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A Revolutionary Romance With Violence : CITIZENS A Chronicle of the French Revolution by Simon Schama (Alfred A. Knopf: $29.95; 866 pp.)

May 21, 1989|Robert M. Maniquis | Maniquis is the director of " 1789-1989: The French Revolution: A UCLA Bicentennial Program. "

For the bicentennial of the French Revolution, Simon Schama sings no birthday songs, only litanies on the "normalization of evil." Following some recent French historians, and ideas that go back to Alexis de Tocqueville's "The Ancien Regime and the Revolution" (1856), he argues that much of what was progressive in the Revolution was already developing in the 18th Century. The revolution was not, (as many other historians point out) bourgeois, a mere fantasy of Marxists. Rather, it interrupted the bourgeoisifying of France, impeded modernization, and established human rights only to suppress them. The revolution was a bizarre process of demanding human rights only to suppress them. Worst of all, it was a vast spectacle of horror held together from beginning to end by popular savagery and official atrocities--"bloodshed was not the unfortunate by-product of revolution, it was the source of its energy . . . . Violence is what made the revolution revolutionary." Violence of the streets and of the state, then, is Schama's central subject, which he confronts with both high moral seriousness and appalling superficiality.

If during the revolution there was a "brutal competition" between "the power of the state and the effervescence of politics," Schama suggests we analyze the "problematic relationship between patriotism and liberty." If "revolutionary behavior" is what he suggests it is--a kind of madness--then perhaps we shall find a "clue" in the "eighteenth-century belief that citizenship was, in part, the public expression of an idealized family." Patriotism, liberty, the family and revolutionary violence are connected ideas to be analyzed in an explanation of violence, but nowhere does this explanation convincingly materialize. Schama simply yokes these ideas loosely together and leaves us to make the connections. He warns us that his book "may well strike the reader as story rather than history." But the reader should also be warned that Schama's considerable literary gusto dissolves at the end of this huge tome into a few meager ideas.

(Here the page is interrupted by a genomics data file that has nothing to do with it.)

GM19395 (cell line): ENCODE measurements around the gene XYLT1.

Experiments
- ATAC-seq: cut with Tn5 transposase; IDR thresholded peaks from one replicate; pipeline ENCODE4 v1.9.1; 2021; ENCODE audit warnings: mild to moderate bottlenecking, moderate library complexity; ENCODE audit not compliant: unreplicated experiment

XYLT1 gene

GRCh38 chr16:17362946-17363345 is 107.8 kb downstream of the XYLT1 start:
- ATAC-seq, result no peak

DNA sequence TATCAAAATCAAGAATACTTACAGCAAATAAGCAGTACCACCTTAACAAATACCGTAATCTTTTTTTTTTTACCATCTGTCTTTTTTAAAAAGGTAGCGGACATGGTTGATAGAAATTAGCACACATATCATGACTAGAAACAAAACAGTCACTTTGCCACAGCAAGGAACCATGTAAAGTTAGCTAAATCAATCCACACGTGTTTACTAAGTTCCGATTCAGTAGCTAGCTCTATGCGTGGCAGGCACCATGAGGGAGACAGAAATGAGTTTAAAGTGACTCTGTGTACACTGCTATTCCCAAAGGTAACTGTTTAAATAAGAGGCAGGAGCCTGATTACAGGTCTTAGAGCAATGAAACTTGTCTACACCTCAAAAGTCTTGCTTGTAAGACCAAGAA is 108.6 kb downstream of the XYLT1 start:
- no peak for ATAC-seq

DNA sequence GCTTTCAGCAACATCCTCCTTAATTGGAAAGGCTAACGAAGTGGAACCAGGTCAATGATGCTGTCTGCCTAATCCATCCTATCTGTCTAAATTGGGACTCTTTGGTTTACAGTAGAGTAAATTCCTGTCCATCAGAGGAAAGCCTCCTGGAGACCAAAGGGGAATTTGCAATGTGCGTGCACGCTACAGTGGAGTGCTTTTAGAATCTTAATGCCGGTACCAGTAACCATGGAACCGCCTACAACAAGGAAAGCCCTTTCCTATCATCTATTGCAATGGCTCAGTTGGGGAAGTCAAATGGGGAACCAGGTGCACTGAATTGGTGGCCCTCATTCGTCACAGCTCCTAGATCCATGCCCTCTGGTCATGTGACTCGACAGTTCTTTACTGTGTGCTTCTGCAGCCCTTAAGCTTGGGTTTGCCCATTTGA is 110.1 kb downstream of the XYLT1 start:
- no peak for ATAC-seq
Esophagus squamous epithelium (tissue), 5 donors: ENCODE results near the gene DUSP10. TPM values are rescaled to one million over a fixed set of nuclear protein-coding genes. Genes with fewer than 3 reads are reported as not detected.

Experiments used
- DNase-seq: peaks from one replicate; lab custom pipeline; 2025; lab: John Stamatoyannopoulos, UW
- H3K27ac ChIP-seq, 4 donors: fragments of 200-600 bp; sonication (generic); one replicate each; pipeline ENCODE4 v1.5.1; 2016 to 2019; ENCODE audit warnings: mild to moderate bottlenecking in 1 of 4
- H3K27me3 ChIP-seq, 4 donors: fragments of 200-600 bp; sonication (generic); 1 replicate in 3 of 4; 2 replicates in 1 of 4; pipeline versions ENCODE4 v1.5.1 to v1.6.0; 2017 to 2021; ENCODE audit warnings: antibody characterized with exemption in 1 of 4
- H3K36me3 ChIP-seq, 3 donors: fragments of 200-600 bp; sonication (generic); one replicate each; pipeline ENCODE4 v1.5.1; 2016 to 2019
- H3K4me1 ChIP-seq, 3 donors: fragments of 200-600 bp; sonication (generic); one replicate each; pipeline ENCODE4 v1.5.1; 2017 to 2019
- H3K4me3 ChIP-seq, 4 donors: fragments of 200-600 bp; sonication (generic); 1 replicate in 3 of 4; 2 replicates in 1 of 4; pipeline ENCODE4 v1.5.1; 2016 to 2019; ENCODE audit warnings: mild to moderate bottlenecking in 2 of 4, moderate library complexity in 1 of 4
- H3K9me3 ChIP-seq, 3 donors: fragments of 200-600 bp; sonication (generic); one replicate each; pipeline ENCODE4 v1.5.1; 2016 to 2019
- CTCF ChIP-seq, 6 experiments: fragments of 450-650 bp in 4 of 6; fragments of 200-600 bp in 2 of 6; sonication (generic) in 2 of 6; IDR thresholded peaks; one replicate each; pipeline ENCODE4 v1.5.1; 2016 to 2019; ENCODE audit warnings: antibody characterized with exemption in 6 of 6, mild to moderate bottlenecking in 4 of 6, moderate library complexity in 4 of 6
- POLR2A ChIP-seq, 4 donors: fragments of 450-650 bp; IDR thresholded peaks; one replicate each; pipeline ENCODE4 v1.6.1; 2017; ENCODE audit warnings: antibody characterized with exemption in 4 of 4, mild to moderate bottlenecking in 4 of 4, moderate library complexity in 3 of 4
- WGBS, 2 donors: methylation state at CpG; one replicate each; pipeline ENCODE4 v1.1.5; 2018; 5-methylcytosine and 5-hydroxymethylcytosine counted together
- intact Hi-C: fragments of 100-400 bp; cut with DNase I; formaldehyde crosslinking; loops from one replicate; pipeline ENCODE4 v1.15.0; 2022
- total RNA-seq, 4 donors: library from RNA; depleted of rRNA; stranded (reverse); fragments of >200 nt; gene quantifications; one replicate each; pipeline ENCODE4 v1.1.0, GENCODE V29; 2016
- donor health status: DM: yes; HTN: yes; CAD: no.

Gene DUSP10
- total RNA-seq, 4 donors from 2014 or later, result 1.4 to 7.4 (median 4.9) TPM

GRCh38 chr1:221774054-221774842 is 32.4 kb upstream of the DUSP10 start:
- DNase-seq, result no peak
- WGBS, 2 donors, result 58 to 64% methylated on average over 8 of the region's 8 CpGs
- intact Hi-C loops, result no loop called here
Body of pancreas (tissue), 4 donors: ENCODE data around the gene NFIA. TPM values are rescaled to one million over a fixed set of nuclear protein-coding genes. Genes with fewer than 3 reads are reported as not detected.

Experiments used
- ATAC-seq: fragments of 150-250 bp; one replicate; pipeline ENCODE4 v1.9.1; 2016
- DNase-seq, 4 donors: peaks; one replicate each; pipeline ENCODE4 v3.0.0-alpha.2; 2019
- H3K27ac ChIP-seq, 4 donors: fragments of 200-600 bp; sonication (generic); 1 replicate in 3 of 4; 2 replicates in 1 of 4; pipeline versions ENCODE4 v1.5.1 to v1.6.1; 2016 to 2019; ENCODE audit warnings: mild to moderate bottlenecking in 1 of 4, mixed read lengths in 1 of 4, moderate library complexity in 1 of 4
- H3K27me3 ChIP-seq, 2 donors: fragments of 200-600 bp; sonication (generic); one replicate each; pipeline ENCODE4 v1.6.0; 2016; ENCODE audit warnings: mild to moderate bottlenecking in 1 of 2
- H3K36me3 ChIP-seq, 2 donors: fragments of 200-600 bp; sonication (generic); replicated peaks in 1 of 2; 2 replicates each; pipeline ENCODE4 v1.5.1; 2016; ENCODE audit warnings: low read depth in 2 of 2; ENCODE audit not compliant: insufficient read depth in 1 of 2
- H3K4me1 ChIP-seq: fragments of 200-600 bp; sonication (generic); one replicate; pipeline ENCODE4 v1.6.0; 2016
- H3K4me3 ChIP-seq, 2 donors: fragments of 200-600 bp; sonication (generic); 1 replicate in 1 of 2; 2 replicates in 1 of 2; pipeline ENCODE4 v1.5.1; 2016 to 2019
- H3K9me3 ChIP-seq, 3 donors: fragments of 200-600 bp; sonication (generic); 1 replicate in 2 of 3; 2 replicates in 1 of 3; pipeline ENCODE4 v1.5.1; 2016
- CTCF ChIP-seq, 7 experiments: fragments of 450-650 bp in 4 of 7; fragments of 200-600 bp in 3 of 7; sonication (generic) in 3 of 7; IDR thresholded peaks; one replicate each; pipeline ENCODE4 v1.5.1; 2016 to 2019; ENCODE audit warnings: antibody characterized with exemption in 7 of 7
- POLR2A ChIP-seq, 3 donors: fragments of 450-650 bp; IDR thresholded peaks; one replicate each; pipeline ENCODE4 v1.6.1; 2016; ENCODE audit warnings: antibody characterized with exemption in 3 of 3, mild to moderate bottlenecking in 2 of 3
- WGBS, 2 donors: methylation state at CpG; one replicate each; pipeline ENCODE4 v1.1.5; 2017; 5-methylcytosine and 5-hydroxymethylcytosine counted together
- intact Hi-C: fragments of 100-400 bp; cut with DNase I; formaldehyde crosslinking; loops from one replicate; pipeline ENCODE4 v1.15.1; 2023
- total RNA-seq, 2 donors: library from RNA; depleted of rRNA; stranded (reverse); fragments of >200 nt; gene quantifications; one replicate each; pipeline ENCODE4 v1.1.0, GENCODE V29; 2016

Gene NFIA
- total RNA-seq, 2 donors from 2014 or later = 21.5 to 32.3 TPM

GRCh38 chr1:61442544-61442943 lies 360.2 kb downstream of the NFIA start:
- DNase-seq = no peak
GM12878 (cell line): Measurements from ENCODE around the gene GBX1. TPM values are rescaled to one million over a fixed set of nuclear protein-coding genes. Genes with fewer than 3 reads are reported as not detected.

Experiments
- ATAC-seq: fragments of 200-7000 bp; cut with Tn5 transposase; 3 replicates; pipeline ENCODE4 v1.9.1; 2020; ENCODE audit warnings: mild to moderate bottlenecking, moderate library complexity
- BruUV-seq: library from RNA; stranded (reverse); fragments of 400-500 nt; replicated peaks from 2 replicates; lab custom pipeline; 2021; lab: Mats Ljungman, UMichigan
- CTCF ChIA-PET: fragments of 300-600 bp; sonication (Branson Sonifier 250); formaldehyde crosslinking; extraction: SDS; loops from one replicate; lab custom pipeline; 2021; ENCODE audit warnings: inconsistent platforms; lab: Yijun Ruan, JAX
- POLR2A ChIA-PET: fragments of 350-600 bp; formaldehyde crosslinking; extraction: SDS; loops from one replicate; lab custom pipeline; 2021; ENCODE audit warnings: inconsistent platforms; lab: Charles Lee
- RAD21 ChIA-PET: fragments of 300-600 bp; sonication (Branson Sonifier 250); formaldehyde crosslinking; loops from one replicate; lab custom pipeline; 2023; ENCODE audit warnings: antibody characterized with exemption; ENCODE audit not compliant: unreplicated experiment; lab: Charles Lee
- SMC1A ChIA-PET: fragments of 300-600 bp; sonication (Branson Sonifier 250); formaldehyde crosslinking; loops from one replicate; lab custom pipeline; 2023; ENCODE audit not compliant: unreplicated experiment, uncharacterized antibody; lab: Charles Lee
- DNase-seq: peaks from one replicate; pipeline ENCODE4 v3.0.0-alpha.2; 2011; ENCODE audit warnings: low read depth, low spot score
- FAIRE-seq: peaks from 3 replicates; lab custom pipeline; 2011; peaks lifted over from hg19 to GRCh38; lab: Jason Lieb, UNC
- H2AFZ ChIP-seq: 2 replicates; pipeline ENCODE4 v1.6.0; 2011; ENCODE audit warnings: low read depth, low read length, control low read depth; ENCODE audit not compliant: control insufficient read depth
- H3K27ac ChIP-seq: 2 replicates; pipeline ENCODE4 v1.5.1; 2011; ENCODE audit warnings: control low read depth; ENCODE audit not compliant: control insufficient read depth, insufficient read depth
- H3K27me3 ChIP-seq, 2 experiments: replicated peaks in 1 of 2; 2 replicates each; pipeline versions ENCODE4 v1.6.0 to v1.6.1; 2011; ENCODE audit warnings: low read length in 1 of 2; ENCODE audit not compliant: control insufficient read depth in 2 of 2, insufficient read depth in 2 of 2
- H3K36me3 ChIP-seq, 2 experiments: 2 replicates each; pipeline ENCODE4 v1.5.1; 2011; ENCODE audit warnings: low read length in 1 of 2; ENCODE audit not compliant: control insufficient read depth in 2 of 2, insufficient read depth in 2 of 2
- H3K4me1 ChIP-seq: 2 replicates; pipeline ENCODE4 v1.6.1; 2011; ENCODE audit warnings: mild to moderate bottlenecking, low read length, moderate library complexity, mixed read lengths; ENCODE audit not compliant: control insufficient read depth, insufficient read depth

The Citizen becomes collectivized (Schama often uses 20th-Century concepts in describing 18th-Century France) and is set against the "Uncitizen." The main means of doing this are spectacle, rhetoric, and exterminating violence. Why did this happen in the way it did? Here Schama falls back upon two huge words-- reason and romanticism --which he bounces off each other hoping that their resonances will pass for explanation.

Schama chronicles a good deal in nearly 900 pages. And much can be learned here about the idea of the citizen, France's sophistication in scientific research, and its commercial energy in the late 18th Century. Entertaining chapters lead off with fascinating subjects, events, or things--Napoleon's pompous elephant fountain, the survival strategies of Talleyrand (Schama's intellectual hero), Palloy as demolisher of the Bastille and souvenir promoter, the Bastille in legend and fact, mini-biographies of Mirabeau, Lafayette, Robespierre, Louis XVI and many others. But after Schama has told some very good anecdotes and rounded up the usual historical suspects, these satellite narratives tend to fall away as the rhythm of horror accelerates halfway through the book at the year 1793.

For Schama, the Terror completes the transformation of the idealized citizens of the "Declaration of the Rights of Man" into bloodthirsty brothers of a State Family. He accuses most Anglo-American historians of moral cowardice--for not facing up to the true horrors that begin with the Fall of the Bastille, continue into the September Massacres of 1792, the Vendee massacres, and the mechanization of the "police state" of France, the first example of modern totalitarianism. Schama's sermonizing of other historians is unfair and tendentiously ignores some of the historiography of the French Revolution since the 19th Century.

Others have condemned what Schama condemns, while trying also to avoid the loaded rhetoric common in French sources Schama cites, many of which are implicated in contemporary French political battles. And some historians even use the facile analogies Schama is fond of. Saint-Just's ideas, for instance, he blends metaphorically into Leninism. Robespierre's republican festivals he turns into anticipation of the Nazis. Describing Jacques-Louis David's and Hubert's idea of a national park with "an enormous domed amphitheater at its center crowned by a statue of Liberty, suitable for . . . mass spectacles and patriotic games," Schama says that "Albert Speer was not, then, the first to plan an architectural ideology around this kind of colossal collectivism."

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